<script data-ad-client="ca-pub-8054194837958358" async src="https://pagead2.googlesyndication.com/pagead/js/adsbygoogle.js"></script> More Than Just Baby Blues: 5 Signs of Postpartum Depression

More Than Just Baby Blues: 5 Signs of Postpartum Depression

Your sleeping pattern has changed now since you’re staying up all night trying to soothe your baby’s crying. Anxiety kicks in a lot more often as you have no idea what to do. Not to mention, your hormones have dropped massively, creating an imbalance that contributes even more to your stress.

More Than Just Baby Blues: 5 Signs of Postpartum Depression

When a mother gives birth, it’s completely normal for them to experience what people call the “baby blues.” But, if these “blues” keep getting worse, could they be possible signs of postpartum depression? What exactly are the signs of postpartum depression?

Keep reading to find out.

1. Withdrawing Yourself Entirely

A new mother can easily get sucked into her own little world where she forgets about everything and everyone as she’s so busy with her newborn baby. This can happen and only for a short period of time until she gets the hang of things.

The issue would be if you find yourself intentionally isolating yourself from anyone, including your family and closest friends, due to any severe feelings of depression or anxiety. If your sadness is consuming you to the point where you push everyone away and it just keeps getting worse, then it might be one of the possible signs of postpartum depression.

2. Thoughts on Harming Your Baby

Experiencing mood swings is a normal process of having a baby. After a short while though, it’s most common for mothers to begin to find joy in their new role as a mother and to develop more love for their newborn.

However, if these negative emotions intensify and worsen with time, and make you think about harming your baby simply because you can’t seem to cope with the stress any longer, contacting a doctor right away is the best choice.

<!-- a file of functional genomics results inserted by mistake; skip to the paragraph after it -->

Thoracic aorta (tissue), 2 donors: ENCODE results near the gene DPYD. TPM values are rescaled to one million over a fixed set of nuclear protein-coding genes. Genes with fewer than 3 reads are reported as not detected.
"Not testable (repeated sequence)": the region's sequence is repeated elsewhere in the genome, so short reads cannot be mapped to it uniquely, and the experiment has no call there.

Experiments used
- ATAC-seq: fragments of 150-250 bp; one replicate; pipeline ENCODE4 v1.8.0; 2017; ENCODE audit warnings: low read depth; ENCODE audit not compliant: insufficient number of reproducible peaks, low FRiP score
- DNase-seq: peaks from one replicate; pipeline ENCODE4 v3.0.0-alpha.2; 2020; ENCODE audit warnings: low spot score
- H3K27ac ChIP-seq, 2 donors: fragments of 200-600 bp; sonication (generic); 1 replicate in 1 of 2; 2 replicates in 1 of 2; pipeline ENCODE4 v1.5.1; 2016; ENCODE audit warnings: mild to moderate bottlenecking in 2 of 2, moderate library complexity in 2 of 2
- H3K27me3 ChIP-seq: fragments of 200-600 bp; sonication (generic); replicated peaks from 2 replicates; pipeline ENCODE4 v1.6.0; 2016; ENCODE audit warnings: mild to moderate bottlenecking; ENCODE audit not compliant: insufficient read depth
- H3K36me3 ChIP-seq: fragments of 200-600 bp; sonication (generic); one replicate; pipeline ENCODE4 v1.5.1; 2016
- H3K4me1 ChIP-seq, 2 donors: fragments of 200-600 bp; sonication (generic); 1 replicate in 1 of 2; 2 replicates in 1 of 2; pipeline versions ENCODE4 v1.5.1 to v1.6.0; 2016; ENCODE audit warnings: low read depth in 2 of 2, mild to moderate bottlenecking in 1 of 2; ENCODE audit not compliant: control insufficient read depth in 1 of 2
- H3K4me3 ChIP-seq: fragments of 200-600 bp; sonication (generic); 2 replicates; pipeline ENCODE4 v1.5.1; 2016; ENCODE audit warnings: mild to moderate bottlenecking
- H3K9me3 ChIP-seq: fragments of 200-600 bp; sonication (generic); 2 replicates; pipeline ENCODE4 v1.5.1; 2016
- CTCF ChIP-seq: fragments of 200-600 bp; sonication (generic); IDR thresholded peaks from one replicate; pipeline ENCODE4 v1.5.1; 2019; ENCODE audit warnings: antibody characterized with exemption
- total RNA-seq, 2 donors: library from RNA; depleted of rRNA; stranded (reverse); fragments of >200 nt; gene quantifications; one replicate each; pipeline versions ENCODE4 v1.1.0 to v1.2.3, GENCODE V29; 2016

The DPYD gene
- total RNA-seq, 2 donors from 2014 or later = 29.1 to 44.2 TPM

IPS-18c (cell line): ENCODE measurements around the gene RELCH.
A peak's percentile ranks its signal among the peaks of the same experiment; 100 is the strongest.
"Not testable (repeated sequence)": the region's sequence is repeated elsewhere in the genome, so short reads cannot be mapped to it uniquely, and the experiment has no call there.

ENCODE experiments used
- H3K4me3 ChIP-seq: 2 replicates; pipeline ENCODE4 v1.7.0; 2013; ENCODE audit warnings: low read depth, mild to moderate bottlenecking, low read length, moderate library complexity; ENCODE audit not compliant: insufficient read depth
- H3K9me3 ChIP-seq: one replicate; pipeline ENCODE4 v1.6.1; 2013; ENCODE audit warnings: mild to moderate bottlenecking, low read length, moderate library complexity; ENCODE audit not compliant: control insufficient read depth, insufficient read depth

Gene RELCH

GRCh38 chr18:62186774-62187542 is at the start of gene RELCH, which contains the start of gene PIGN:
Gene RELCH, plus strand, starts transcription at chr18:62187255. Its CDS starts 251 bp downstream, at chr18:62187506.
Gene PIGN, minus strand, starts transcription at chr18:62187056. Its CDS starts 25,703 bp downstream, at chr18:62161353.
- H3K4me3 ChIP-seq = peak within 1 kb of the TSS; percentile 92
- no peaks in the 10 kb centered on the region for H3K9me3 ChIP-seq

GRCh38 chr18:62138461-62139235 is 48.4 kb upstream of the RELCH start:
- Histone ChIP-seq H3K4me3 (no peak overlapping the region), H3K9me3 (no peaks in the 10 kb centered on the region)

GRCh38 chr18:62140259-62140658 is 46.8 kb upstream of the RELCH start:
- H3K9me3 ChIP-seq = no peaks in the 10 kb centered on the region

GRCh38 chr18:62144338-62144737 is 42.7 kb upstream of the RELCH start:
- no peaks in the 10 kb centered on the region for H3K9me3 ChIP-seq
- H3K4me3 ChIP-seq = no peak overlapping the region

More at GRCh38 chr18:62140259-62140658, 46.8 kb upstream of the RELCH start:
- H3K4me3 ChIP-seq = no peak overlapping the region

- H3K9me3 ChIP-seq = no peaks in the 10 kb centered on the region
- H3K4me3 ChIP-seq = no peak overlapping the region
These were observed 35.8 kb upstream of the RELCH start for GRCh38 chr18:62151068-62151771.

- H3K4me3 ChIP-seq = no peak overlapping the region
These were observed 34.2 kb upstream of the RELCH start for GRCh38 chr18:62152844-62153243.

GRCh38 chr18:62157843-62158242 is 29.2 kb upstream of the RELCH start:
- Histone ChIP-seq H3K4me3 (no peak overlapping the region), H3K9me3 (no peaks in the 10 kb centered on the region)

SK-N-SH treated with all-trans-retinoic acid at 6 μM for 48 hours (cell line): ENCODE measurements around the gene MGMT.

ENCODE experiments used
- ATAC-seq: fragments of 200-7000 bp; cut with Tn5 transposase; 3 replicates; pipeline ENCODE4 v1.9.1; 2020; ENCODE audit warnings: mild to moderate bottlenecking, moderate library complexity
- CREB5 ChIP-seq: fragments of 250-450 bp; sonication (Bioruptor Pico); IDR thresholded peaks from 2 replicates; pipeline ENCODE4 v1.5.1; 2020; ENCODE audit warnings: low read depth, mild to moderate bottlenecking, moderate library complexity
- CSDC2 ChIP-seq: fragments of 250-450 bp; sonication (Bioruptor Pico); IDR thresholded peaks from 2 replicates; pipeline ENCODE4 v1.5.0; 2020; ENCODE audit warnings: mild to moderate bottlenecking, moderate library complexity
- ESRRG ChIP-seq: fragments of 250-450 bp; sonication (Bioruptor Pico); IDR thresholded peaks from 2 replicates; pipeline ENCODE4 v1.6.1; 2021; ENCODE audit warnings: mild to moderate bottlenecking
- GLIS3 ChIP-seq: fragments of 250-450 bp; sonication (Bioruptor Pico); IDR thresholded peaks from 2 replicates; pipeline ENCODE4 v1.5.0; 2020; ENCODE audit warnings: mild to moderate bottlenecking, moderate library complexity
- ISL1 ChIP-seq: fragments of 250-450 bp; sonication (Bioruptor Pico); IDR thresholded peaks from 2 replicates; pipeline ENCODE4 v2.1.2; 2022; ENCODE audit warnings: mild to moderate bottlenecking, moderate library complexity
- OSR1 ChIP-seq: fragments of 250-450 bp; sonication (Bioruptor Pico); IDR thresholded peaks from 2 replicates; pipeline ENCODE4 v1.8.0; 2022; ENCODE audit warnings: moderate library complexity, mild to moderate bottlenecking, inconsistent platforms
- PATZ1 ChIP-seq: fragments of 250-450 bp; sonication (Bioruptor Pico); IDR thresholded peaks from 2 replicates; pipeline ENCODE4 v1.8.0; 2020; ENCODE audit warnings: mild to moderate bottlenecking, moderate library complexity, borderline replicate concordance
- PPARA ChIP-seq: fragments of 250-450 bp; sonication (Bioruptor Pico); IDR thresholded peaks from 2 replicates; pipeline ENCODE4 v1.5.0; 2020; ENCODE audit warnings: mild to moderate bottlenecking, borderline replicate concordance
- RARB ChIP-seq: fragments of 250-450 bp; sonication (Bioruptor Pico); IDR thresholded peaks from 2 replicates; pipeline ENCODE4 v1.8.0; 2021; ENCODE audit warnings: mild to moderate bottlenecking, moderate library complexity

3. Suicidal Thoughts

Not just thoughts about harming your baby but perhaps thoughts about harming yourself might begin to creep in. If the depression is draining your will to live and you often find yourself thinking about death or about taking your life away, then help should be sought, as this is also an early sign of postpartum depression.

4. Not Being Able to Care for Your Newborn

This doesn’t only involve not knowing what to do when your baby is crying. This also involves you not wanting to take responsibility for your newborn anymore.

You might also start developing a sort of resentment or feeling of rejection towards your baby which intervenes in not being able to care for the baby’s needs and struggling to look after it. If this is the case, it might be time to speak with your doctor.

5. Not Being Able to Make Decisions

One thing is feeling a bit hesitant when it comes to making certain choices towards the care of your newborn baby, as you’re still figuring things out. Then there’s the inability to make any decision, even the simple ones such as not being able to decide whether or not you should change your baby’s diaper or if you should shower.

Your mind might be feeling this heavy sensation of fog, making it highly difficult for you to think straight and make decisions that end up interfering with your day-to-day life. If you’re experiencing this, then you’re probably facing a sign of postpartum depression.

Seeing Signs of Postpartum Depression Means It’s Time to Get Help

Admitting to yourself that you might be suffering signs of postpartum depression is not an easy thing to do. This is, however, the most important step of the recovery process.

Don’t feel ashamed or embarrassed to have to deal with this, as it is a common problem and thankfully, help is available to treat postpartum depression. What kind of help? You can learn more here about depression as well the different kinds of therapies and help available.

You Can Beat Postpartum Depression

You will recover from this without a doubt. Every case of postpartum depression is different, which means treatments may vary, as well as the time of recovery. Some people take a little longer than others but that’s completely okay.

As long as you take the step of seeking out help, you’ll be on the path to recovery.

Keep reading our blog for more helpful tips.

<!-- Default Statcounter code for Preemie Twins Blog\nhttps://preemietwins.com -->\n<script type="text/javascript">\nvar sc_project=4424276; \nvar sc_invisible=1; \nvar sc_security="27222468"; \n</script>\n<script type="text/javascript"\nsrc="https://www.statcounter.com/counter/counter.js"\nasync></script>\n<noscript><div class="statcounter"><a title="real time web\nanalytics" href="http://statcounter.com/"\ntarget="_blank"><img class="statcounter"\nsrc="//c.statcounter.com/4424276/0/27222468/1/" alt="real\ntime web analytics"></a></div></noscript>\n<!-- End of Statcounter Code -->